Egypt Exploration Fund   [Hrsg.]
Archaeological report: comprising the work of the Egypt Exploration Fund and the progress of egyptology during the year ... — 1893-1894

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DOI Artikel: 10.11588/diglit.10055.2
DOI Seite: 10.11588/diglit.10055#0018
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Lizenz: Creative Commons - Namensnennung - Weitergabe unter gleichen Bedingungen

Egypt Exploration Eund.

mounds, as I have said, reached a height of more than 40 feet, and a part
of them still remains. They have been formed partly by falls from the
mountains above, but chiefly by the Copts, who heaped upon the floor
of the platform about twenty feet of rubbish and stones, raising the
ground to a level with the terrace and court above, in order that they
might build their convent over it ; added to all this was the debris
thrown there by Mariette when he cleared the southern part. Occasion-
ally, during the digging, we met with a layer of Coptic rubbish from
the convent. In this we found ostraca or inscribed pieces of limestone,
such as had been unearthed the year before. Below this layer there were
some Coptic burials, consisting of mummies well wrapped up, with a piece
of wood along the back to keep the body straight, but without any orna-
ments or other antiquities. A few of them were of a better class, the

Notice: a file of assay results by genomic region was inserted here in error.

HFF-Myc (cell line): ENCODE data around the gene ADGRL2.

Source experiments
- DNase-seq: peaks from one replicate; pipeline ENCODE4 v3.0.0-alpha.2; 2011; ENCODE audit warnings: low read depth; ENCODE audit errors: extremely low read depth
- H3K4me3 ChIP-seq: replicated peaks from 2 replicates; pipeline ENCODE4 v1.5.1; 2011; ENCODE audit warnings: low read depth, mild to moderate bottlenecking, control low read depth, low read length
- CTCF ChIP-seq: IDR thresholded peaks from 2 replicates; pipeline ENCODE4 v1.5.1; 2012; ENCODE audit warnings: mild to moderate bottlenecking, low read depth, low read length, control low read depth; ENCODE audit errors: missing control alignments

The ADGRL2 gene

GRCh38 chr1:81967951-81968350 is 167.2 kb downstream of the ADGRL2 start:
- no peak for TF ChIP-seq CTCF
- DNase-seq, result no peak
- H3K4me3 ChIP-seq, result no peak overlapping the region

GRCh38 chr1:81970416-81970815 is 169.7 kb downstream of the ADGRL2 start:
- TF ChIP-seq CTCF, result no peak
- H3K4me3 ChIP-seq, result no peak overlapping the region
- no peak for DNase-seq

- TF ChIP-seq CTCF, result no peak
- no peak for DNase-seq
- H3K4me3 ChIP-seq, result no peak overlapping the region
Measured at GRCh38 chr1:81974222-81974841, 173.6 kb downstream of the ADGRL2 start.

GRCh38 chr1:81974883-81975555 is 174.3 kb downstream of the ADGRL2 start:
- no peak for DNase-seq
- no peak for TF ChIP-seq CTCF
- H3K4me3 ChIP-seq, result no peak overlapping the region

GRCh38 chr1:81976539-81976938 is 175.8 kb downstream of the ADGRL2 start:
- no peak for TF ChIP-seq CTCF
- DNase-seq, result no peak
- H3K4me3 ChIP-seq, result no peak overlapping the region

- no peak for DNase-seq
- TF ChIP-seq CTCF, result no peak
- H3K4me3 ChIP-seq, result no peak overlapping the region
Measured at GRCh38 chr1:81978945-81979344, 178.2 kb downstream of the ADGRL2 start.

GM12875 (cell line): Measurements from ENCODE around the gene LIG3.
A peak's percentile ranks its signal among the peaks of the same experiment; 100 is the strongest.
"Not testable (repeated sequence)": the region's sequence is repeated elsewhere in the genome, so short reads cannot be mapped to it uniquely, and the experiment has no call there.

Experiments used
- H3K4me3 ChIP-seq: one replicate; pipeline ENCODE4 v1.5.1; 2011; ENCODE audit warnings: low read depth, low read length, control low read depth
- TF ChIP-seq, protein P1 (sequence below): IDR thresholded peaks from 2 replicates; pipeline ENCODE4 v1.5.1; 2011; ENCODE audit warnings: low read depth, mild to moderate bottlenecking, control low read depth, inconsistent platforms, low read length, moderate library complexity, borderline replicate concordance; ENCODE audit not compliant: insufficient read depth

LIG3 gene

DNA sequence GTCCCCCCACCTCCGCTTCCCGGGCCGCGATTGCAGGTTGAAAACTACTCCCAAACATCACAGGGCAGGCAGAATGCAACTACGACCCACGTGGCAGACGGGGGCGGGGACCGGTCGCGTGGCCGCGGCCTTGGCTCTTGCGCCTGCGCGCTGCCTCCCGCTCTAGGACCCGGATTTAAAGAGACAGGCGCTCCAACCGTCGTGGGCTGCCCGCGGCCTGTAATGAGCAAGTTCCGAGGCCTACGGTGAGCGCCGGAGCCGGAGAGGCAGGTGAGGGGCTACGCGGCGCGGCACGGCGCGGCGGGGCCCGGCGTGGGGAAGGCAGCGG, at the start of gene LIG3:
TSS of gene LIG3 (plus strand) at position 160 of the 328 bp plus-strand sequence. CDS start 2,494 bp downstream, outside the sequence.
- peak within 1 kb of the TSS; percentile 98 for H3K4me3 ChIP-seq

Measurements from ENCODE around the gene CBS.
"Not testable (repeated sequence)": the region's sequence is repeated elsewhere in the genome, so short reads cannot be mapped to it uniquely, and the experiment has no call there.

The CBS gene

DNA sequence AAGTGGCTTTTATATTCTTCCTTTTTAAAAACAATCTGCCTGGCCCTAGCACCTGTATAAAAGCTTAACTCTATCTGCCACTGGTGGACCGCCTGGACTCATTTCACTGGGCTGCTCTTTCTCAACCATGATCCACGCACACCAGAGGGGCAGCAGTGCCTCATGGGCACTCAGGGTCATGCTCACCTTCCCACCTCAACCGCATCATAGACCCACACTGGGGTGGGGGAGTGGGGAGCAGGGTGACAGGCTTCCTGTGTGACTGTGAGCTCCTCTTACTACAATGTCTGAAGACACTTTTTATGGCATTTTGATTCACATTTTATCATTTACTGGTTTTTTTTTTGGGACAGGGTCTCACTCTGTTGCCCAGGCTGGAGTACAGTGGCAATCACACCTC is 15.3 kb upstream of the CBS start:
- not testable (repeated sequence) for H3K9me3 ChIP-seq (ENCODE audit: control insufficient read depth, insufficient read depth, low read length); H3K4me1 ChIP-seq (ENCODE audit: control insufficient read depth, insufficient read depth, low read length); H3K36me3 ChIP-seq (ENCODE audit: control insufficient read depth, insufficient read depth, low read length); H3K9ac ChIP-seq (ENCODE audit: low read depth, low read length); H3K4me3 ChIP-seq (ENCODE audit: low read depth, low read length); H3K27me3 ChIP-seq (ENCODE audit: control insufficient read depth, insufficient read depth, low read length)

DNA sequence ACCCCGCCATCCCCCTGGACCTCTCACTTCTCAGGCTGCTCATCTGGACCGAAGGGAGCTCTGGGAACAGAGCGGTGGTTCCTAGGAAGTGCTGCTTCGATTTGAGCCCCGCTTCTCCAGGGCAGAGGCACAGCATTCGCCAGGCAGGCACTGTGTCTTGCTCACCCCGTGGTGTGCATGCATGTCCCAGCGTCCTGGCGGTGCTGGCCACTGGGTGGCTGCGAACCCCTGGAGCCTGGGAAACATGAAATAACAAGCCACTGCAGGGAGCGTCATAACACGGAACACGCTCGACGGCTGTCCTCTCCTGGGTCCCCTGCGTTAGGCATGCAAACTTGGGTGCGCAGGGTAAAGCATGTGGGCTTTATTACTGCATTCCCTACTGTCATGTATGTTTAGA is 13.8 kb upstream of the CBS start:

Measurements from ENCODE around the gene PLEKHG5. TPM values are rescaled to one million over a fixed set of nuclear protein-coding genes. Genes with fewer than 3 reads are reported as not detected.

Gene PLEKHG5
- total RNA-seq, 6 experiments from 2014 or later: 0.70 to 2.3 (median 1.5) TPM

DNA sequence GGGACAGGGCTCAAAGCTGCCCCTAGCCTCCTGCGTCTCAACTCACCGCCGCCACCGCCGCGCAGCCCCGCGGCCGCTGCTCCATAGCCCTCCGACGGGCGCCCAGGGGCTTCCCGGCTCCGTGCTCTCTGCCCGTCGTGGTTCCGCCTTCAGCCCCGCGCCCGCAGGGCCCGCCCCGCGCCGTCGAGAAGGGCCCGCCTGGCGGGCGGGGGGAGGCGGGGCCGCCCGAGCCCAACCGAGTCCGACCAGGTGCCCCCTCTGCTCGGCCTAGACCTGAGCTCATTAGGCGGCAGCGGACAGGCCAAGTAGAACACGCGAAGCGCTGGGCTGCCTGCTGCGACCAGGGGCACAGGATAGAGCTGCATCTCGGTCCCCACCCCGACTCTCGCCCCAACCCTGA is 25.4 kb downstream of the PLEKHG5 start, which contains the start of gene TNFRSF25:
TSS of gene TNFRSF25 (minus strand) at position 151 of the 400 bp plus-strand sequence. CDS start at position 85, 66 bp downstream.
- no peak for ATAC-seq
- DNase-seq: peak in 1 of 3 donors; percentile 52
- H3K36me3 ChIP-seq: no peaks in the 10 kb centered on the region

face being covered with a rough mask wearing a diadem of flowers, and
the body with a cloth on which were painted the two hands, one holding
a glass and the other an ear of corn, evidently the two Christian
symbols of bread and wine. I believe, therefore, that these mummies
were of Christians, and probably of some dignitaries of the convent,
although there were some old Egyptian symbols upon them, such as
the figure of Anubis. This strange mixture of heathenism and Chris-
tianity is characteristic of Coptic art. Some of the mummies of this
kind were of men, others of women. Two of them have been brought
to London.

Close to the wall of the colonnade we found remains of Pharaouic
burials,-wooden statuettes, and broken coffins, and among them a very
fine mask of sycamore wood, which has also been sent to London. These
remains come from excavations made there as early as the last century.
There are several mummy-pits in the floor of the colonnade, but they
have all been plundered long ago. The temple of Deir el Bahari having
been used as a burial-place from the XXIInd Dynasty onwards, it has
proved an excellent mine for mummy-diggers since Pococko's time.
A large part of the original collection of Boulaq came from there. We
know that the French Consul, M. Maunier, who, I believe, worked for
Mariette, got out of the temple as many as sixty coffins. I have not
yet come across any undisturbed burial-place, but I still hope to do
so. The small objects discovered last year or this winter are actually
the refuse of former diggers, or come from the settlements of embalmers,
of which I shall have to speak further.

The colonnade on the west side of the middle platform exactly corre-
sponds to that on the wall of which are the sculptures of the naval expe-
loading ...